Davide Corona, 2004

Career Development Award Project Title

“Identification and Characterization of Factors Modulating the Function of the Drosophila Chromatin Remodelling ATPase ISWI”, 2004

Who he is

Davide Corona graduated in Biological Sciences at the University of Palermo. After a research experience abroad – first in Germany at the European Molecular Biology Laboratory in Heidelberg, then in the United States at the University of California – he returned to Italy, thanks to the Armenise-Harvard Foundations’ Career Development Award, and the Telethon Career Award Program. He thus became a researcher at the Telethon Dulbecco Institute in the Department of Biochemical Sciences, University of Palermo. 

What he does

DNA is regulated by what can be considered molecular machines: if one tiny cog slips, the entire system can be compromised. Together with his research group, Corona studies how the mechanisms that regulate DNA accessibility can degenerate into pathology, from genetic diseases such as Williams syndrome to different forms of cancer.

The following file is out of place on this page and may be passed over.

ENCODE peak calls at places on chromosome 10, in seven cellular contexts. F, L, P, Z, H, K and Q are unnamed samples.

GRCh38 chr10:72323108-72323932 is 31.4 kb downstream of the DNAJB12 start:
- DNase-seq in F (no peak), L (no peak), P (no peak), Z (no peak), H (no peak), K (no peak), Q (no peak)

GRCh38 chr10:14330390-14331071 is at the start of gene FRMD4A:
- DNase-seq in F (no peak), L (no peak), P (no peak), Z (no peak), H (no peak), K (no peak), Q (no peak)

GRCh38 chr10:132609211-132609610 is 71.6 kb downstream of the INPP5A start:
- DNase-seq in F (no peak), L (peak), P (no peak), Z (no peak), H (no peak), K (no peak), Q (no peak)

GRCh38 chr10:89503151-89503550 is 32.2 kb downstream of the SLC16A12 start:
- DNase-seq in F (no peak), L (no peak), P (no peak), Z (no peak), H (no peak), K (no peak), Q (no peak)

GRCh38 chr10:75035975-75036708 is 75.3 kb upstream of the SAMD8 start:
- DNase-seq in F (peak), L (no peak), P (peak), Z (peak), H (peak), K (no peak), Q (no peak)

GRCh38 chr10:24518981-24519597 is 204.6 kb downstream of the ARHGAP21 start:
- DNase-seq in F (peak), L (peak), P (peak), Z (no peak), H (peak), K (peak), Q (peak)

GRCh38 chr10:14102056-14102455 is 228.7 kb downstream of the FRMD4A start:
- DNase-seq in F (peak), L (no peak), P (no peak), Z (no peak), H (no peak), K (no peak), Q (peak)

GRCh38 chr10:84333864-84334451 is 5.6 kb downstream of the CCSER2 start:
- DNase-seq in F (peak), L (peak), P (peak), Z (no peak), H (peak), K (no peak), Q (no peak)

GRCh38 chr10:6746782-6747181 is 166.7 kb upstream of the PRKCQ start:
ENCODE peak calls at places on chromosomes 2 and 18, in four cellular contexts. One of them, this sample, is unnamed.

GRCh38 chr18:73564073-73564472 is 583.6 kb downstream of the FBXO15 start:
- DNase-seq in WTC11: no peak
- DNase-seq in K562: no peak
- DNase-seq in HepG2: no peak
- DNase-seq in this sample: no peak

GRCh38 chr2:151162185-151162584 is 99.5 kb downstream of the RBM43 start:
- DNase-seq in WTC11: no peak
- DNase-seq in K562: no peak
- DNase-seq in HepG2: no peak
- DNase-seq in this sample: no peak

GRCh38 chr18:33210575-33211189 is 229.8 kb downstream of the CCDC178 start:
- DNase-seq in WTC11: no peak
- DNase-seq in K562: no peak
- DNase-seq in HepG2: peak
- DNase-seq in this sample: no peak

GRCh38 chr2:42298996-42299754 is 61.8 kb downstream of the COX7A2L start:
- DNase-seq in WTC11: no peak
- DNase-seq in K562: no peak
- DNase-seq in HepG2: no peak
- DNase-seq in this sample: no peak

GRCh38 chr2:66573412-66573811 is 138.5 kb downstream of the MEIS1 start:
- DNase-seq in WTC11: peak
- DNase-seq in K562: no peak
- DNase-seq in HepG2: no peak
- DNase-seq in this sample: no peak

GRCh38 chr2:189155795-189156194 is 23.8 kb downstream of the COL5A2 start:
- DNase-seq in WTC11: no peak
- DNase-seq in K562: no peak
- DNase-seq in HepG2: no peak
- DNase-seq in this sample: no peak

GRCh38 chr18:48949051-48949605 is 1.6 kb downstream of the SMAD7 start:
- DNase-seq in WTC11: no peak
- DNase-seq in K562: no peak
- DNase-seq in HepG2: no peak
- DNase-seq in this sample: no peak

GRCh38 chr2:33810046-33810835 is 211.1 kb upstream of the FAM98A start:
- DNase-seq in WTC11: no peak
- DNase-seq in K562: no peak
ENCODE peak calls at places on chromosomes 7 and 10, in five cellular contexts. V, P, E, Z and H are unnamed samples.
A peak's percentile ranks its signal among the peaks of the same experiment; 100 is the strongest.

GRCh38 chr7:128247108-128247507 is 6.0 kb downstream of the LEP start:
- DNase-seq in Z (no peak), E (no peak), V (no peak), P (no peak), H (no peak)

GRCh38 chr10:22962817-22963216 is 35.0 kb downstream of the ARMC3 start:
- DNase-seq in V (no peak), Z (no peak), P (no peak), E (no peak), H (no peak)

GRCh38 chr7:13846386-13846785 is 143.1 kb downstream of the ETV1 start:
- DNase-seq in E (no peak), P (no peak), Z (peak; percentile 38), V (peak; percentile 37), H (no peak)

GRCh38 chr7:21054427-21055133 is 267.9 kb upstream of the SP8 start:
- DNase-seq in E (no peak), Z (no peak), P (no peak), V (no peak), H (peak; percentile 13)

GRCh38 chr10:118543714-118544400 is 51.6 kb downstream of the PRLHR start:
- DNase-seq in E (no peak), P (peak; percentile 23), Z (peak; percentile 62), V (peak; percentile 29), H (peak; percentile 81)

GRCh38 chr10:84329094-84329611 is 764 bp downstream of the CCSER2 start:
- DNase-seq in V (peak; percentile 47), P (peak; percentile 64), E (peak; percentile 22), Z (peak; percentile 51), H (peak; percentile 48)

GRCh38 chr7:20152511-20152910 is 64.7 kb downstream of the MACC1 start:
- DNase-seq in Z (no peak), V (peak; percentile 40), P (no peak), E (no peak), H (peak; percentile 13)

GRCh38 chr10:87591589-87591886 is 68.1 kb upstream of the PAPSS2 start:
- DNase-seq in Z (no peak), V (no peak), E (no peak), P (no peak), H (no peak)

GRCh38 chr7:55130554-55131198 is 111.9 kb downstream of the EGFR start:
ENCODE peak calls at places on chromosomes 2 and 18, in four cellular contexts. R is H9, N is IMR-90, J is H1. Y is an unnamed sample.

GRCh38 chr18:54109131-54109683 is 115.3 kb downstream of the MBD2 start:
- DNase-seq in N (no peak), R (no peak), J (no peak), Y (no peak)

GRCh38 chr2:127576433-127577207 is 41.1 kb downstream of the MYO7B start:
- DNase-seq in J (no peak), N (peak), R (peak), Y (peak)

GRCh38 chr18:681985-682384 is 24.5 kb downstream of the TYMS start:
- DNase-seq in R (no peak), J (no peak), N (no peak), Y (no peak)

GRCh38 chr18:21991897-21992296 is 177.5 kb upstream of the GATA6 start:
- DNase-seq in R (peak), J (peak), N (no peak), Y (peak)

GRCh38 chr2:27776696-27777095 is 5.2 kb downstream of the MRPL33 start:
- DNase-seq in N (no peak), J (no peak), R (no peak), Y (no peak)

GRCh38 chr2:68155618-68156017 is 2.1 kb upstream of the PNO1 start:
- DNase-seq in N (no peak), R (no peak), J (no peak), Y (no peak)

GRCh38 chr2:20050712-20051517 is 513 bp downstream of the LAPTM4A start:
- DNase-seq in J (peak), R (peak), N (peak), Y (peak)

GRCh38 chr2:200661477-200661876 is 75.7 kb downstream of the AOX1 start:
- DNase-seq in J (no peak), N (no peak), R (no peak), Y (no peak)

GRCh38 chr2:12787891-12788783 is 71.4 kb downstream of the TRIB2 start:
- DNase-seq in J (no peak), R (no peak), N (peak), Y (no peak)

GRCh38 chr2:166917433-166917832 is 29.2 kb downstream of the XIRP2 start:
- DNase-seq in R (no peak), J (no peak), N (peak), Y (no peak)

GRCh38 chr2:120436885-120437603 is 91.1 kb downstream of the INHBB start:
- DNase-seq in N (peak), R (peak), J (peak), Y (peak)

Using the fruit fly as a model and a combination of genetic and biochemical approaches, Corona and his colleagues are studying the so-called “epigenetic factors“, elements that regulate the expression of genes that, when not working properly, can cause disease.

In fact, many human genetic syndromes are caused by epigenetic alterations and since they are reversible they are ideal targets for gene therapy.

News from the Lab

Recently, Davide Corona’s research activity has focused on the relationship between epigenetic factors and stem cells.

Stem cells are special cells that are initially undifferentiated but can become any type of cell; they are finely regulated at the epigenetic level. During tissue regeneration some of these cells can divide and become other types of cells.

How can this potential be exploited in gene therapy? To answer this question, Corona and his colleagues have developed a series of biochemical and genetic approaches to discover and unravel the mechanisms involved in the identity of stem cells.